NOTE: I am going to be using a star system for these films, something I am not usually fond of, but feel is appropriate for the purposes of this post. The star system I will be using will be similar to the Michelin Restaurant Guide. Most films made would receive no stars in my book, but then again, I do not often see films that I would not recommend to folks. "*" is a Recommended Film. "**" is a Highly Recommended Film. And, "***" is considered a Classic or a Masterpiece. There are no halfsies, either.
Murnau Connections: Struss and Rosher
Completely unwittingly did I decide to pair these two pre-code films together, both from 1933, The Story of Temple Drake and Bed of Roses, for this post, before realizing that each film was shot by one of the cinematographers that worked on FW Murnau's masterpiece, Sunrise.
Karl Struss shot Temple Drake and Charles Rosher shot Bed of Roses. Struss does a much better job with his film than Rosher did with his, though Rosher does have one moment during Bed of Roses that is a dead ringer for a sequence in Sunrise, which plays likes a vibrant joyous hallucination.
Bed of Roses is the first Constance Bennett film, I think, I have ever seen. Ms Bennett was the featured star on TCM a couple of months back, and I have been dutifully dvr'ing some of her films to check her out. I watched Bed of Roses first because of the subject matter -- a couple of prostitutes decide to go "straight" by becoming "legitimate" gold diggers instead -- and the fact that it is a pre-code picture.
The film, directed by Gregory La Cava, gets off to a bit of a rocky start, but really hits its stride by the time Bennett "bumps" -- she has jumped overboard, trying to escape a man she has rolled for sixty dollars -- in to Joel McCrae, who fishes her out of the river onto his cotton barge.
Ms Bennett is certainly a delectable treat, though not much of an actress. She is very sexy in her scenes with McCrae, and she seems inclined to play every scene with him, leaning back, practically supine despite standing up. And, McCrae and her do have a steamy kiss sequence that heats up the house.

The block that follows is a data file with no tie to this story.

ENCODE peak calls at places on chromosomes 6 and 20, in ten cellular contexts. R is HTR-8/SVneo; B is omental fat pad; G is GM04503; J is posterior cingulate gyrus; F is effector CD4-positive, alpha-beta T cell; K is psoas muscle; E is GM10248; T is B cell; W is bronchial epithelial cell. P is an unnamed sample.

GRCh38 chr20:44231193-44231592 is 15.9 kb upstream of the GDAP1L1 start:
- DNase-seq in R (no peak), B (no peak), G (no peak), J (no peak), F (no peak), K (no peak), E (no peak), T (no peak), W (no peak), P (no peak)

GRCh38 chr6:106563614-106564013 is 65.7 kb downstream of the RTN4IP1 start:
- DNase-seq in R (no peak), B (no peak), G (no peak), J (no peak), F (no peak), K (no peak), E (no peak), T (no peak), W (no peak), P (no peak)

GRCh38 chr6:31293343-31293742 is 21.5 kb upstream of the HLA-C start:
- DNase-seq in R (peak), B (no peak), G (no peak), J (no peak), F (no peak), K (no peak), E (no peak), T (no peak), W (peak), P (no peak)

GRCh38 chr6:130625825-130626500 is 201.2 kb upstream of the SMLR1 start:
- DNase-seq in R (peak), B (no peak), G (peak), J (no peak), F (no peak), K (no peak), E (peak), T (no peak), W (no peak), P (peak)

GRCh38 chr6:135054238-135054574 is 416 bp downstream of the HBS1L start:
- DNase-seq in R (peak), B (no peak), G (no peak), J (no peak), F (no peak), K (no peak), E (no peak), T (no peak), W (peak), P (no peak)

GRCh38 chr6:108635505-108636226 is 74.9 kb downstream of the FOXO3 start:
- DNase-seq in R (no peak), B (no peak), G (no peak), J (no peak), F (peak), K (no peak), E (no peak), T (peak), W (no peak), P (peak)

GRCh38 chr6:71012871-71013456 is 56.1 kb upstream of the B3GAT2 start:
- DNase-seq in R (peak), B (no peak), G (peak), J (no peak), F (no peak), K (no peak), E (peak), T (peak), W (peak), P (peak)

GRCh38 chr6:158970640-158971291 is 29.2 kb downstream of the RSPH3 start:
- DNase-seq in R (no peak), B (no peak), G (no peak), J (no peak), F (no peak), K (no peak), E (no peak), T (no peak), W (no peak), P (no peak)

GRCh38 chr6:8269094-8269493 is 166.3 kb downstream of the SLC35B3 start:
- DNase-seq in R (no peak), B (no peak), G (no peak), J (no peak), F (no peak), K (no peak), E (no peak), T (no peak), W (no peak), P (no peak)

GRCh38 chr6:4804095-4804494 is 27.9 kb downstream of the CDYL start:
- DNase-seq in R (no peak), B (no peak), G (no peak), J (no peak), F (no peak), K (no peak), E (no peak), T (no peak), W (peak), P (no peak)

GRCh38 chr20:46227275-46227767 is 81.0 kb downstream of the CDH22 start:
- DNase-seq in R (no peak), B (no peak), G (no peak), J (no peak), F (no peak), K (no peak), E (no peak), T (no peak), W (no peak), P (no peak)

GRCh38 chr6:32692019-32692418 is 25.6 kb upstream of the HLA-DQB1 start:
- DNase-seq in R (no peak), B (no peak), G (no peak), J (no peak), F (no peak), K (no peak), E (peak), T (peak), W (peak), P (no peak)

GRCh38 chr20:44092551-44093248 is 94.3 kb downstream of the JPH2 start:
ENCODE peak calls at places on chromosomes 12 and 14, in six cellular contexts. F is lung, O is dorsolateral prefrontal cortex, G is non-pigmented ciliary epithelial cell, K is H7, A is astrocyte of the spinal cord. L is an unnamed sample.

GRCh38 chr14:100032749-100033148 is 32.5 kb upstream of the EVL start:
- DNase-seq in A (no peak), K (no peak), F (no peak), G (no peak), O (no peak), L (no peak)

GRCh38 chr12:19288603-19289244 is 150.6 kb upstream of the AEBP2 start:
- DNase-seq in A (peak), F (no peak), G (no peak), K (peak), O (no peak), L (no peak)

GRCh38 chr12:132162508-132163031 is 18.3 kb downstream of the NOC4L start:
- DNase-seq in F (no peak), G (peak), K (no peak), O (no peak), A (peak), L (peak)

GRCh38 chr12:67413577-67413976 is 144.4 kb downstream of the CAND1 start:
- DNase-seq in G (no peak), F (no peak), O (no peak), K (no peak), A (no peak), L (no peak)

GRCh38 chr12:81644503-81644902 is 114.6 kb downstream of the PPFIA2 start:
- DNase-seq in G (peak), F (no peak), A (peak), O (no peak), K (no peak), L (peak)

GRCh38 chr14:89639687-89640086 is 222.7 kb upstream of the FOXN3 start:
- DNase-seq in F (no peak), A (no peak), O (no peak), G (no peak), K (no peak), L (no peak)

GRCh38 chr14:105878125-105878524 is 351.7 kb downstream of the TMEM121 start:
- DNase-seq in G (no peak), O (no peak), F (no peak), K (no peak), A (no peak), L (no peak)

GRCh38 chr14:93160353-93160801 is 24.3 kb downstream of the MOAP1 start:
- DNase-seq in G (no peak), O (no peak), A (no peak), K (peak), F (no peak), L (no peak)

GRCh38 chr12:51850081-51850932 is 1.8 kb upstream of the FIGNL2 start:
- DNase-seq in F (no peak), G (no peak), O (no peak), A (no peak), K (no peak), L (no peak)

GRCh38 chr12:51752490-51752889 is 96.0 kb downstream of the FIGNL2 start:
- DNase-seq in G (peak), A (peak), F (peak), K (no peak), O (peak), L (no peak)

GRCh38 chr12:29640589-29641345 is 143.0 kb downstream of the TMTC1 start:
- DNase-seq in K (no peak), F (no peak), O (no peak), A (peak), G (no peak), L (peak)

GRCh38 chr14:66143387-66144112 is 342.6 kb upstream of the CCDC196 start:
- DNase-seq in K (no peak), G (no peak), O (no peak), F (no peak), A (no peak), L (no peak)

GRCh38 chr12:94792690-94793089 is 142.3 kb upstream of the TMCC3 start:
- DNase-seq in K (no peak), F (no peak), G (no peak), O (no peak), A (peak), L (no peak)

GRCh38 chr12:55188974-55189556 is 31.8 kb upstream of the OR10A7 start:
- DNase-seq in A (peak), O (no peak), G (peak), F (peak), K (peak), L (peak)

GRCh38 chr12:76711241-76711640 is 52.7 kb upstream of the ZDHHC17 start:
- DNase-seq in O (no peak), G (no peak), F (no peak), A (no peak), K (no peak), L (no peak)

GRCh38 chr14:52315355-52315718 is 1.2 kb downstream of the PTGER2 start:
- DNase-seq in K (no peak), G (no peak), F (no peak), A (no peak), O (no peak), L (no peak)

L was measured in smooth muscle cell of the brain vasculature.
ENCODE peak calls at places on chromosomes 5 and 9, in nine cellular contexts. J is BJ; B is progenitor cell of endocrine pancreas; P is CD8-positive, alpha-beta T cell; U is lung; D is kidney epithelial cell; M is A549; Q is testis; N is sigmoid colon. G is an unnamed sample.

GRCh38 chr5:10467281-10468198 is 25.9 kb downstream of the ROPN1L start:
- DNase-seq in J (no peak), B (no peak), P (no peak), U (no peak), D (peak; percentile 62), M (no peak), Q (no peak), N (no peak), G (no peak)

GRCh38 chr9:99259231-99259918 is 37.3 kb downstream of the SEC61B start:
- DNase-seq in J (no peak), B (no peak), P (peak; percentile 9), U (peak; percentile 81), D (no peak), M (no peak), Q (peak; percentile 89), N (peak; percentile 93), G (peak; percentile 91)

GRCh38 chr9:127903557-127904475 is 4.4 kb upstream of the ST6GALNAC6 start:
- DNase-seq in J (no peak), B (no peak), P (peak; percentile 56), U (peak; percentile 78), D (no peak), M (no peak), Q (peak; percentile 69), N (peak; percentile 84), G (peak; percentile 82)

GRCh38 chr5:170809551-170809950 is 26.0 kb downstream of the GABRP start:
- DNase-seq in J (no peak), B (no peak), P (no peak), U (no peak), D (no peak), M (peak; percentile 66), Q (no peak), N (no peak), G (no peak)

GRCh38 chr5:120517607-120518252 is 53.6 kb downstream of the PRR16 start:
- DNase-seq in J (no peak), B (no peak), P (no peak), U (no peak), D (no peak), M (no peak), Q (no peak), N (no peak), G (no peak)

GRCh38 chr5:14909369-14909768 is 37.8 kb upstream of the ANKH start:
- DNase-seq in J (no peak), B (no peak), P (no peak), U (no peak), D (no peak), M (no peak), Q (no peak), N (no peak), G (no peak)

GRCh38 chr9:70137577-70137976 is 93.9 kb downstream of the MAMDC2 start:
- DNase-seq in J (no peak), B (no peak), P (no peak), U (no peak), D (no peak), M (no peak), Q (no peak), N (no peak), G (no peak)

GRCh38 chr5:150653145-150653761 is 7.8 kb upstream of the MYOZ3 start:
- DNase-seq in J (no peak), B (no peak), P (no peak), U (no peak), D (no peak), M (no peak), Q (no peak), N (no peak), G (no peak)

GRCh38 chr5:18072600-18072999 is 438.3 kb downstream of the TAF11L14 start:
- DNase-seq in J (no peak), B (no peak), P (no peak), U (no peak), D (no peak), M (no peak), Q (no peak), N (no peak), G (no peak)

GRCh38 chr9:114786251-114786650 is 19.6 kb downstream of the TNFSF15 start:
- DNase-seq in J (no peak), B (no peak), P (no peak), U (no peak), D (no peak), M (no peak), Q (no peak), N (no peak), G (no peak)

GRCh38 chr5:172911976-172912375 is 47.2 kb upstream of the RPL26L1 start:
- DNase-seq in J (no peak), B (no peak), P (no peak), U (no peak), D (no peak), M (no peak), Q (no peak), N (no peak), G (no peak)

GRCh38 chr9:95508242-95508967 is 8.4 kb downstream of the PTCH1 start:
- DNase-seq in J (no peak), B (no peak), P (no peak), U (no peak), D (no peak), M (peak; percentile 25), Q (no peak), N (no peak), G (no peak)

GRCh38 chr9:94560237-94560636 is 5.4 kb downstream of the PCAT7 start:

But, watching her onscreen, one gets the feeling that she was quite aware of her limitations, and had no desire to improve her talents. She seems quite content, and bored, with being a sexpot.
The story goes like this: Bennett and her buddy, Minny, played by Pert Kelton, are released from prison in Louisiana, with just enough money to get on a steamboat that will take them about half the way to New Orleans, where they would like to start over. Kelton has to turn a trick, her last, with a grocery truck driver to get them to the steamer.
Upon the steamer, they decide to roll a couple of guys, so as to make it to NOLA. Bennett is able to procure sixty bucks from a soused Mr Oglethorpe, but not before Bennett has noticed another very attractive wealthy man on the boat, a publisher, Stephen Paige. Mr Oglethorpe does not have a complete blackout, however, and reports the stolen money to the purser.
Bennett jumps overboard and is saved by McCrae, but loses the sixty dollars in to the Mississippi River. The cash was in her stocking, of course. Is not that where all women carry their money?
McCrae gives her some dry clothes, and a catfish dinner, and promises to take her to the Big Easy. Bennett robs McCrae, and quits the barge before McCrae wakes up the next morning. Although a little turned on by the hunky bargeman, she has bigger fish to fry.